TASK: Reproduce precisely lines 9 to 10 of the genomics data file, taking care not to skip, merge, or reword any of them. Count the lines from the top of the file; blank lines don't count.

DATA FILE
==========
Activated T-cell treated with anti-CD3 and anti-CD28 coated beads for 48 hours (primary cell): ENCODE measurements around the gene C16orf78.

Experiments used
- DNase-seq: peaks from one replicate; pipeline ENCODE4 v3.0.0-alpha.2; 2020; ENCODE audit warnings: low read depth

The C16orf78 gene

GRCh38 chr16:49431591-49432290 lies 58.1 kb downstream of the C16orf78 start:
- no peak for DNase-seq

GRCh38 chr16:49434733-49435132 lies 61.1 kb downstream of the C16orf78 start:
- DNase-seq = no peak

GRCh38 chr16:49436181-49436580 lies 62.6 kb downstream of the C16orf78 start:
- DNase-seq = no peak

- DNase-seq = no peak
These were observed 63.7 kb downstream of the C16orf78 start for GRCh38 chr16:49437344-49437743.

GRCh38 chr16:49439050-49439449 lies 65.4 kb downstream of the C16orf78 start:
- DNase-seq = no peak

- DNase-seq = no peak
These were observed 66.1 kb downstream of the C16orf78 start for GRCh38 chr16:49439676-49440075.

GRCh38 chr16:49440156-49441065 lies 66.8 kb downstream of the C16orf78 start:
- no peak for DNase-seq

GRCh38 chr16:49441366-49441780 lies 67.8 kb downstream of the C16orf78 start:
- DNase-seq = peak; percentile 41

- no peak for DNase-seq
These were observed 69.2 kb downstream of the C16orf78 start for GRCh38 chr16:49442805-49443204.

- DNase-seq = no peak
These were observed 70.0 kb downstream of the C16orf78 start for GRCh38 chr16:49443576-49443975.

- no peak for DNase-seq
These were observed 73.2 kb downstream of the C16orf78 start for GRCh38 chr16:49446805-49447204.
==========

GRCh38 chr16:49436181-49436580 lies 62.6 kb downstream of the C16orf78 start:
- DNase-seq = no peak